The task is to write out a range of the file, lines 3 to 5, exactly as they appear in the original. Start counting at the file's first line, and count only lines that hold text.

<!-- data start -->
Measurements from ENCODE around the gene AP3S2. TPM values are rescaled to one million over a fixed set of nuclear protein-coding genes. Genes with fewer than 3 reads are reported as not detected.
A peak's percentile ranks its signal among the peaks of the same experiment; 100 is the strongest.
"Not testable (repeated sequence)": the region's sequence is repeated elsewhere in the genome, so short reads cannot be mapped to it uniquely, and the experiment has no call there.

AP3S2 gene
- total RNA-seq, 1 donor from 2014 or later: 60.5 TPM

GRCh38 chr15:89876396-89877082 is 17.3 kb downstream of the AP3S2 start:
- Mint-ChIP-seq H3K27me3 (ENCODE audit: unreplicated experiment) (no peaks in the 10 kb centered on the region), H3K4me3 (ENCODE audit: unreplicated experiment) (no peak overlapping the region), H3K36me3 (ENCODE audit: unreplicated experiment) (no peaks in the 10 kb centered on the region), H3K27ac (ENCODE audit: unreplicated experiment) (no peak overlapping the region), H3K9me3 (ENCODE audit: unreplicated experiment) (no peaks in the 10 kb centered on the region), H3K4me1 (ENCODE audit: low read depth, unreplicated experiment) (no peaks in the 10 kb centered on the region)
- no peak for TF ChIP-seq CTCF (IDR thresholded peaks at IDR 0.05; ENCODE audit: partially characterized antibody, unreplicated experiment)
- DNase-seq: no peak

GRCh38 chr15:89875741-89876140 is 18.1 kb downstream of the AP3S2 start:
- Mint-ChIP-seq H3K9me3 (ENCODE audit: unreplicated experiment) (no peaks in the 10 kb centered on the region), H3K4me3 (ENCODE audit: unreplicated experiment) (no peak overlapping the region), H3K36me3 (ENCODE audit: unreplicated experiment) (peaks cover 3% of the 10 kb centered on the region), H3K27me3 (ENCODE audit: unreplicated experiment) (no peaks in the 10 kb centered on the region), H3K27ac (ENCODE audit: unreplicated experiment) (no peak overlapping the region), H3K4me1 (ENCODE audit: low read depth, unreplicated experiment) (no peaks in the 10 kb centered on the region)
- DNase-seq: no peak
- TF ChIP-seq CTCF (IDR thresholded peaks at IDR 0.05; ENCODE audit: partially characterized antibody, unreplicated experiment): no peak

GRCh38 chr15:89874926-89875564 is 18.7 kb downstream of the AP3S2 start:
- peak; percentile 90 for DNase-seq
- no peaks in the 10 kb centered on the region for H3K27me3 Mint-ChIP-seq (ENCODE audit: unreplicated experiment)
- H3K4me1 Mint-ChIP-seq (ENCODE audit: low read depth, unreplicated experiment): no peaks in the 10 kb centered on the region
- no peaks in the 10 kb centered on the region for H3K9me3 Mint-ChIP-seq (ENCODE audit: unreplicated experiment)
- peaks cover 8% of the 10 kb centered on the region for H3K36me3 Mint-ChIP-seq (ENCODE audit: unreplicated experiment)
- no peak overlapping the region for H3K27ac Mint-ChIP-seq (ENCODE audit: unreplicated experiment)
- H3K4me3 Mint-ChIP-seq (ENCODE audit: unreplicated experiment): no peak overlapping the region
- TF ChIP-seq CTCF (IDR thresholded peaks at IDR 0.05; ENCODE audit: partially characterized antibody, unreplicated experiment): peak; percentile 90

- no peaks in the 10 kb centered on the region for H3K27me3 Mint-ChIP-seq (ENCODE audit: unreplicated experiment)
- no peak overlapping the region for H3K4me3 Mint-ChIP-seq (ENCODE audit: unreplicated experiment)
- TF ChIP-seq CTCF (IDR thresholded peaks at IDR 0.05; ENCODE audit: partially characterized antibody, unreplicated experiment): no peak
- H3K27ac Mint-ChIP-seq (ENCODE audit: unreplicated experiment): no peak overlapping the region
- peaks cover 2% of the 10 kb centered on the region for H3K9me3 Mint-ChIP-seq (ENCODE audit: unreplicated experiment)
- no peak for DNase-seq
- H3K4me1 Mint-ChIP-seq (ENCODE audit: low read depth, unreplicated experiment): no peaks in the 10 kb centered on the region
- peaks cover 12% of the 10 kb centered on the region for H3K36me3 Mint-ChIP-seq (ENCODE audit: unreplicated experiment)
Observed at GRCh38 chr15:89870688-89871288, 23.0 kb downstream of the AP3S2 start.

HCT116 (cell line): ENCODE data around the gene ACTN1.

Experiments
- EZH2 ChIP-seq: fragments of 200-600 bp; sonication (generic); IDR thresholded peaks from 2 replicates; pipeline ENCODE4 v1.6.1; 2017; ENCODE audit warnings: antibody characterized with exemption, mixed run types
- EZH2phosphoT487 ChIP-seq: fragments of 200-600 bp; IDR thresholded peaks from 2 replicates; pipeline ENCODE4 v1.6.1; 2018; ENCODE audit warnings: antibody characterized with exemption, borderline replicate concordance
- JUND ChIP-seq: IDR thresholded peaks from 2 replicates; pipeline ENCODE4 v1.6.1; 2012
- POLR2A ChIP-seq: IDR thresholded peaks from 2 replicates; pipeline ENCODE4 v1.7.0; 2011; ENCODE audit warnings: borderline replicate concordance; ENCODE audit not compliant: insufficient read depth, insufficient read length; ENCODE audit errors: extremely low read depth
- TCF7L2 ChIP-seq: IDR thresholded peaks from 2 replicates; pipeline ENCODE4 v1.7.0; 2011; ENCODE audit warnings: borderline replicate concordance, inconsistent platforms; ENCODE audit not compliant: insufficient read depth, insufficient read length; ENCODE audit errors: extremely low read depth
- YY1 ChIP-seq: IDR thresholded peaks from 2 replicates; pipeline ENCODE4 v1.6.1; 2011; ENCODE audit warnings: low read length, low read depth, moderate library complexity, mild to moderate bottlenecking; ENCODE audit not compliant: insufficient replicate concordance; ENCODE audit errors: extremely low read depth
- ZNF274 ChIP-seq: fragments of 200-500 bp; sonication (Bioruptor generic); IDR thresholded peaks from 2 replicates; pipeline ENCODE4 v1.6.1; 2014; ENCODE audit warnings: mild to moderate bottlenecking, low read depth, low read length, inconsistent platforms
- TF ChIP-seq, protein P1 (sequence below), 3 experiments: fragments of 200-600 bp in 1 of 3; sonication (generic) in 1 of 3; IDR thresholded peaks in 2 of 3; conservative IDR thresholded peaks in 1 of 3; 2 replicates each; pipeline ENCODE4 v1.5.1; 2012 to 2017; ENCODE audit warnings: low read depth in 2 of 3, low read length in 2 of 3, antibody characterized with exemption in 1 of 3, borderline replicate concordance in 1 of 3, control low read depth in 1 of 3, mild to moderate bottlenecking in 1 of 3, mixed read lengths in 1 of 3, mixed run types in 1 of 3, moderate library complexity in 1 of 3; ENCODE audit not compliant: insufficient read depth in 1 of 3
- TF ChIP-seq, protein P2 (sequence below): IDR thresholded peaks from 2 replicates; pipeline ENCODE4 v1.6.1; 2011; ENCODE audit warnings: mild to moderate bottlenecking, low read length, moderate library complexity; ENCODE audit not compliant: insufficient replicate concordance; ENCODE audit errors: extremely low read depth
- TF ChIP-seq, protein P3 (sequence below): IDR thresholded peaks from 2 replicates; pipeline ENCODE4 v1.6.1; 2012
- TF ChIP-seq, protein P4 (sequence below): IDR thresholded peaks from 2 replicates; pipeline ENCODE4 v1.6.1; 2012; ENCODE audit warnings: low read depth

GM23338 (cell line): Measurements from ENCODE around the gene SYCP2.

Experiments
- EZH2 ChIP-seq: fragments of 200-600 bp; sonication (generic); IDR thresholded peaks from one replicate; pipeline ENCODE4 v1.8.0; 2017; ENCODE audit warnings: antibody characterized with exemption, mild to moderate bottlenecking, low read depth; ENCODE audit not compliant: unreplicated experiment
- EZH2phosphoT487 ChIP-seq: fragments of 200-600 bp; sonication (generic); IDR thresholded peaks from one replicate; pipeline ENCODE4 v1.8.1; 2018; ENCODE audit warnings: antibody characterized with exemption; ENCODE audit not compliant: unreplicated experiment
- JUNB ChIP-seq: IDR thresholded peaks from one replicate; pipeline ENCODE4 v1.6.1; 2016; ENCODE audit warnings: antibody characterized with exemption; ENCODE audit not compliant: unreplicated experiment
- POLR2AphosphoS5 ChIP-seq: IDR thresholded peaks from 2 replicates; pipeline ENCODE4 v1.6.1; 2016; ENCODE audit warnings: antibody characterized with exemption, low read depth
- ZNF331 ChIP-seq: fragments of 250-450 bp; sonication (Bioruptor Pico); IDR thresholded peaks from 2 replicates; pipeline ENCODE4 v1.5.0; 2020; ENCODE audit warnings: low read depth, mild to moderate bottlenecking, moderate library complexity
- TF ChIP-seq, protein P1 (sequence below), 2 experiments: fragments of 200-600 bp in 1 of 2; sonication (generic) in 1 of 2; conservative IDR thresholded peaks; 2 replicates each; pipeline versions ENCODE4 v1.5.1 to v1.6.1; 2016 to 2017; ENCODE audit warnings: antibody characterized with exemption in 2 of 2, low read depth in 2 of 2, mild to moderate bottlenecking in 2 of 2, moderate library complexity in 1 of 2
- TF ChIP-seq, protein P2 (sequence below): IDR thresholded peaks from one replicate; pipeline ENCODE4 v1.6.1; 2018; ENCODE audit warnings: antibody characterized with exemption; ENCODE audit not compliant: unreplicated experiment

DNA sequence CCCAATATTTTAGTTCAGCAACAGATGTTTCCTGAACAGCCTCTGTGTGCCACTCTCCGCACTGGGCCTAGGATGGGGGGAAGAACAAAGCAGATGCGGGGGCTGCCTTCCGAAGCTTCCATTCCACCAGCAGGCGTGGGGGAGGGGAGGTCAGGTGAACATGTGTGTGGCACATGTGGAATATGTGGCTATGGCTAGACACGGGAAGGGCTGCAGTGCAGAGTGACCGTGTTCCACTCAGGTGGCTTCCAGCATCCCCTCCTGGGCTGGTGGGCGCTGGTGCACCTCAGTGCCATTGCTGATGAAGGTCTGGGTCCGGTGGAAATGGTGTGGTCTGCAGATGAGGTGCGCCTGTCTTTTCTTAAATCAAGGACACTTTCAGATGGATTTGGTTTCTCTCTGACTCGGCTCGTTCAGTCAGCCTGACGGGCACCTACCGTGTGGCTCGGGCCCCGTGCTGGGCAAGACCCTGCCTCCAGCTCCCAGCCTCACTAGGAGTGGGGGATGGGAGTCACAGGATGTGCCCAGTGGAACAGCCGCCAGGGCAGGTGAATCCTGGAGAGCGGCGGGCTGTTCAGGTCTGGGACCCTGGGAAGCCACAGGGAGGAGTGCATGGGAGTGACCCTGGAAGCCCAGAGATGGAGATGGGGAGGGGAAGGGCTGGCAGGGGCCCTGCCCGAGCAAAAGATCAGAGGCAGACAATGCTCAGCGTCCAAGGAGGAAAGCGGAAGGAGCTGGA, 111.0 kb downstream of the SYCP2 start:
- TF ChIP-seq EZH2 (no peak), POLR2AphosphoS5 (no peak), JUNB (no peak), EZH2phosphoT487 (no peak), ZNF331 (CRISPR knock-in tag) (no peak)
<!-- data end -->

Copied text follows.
"Not testable (repeated sequence)": the region's sequence is repeated elsewhere in the genome, so short reads cannot be mapped to it uniquely, and the experiment has no call there.

AP3S2 gene
- total RNA-seq, 1 donor from 2014 or later: 60.5 TPM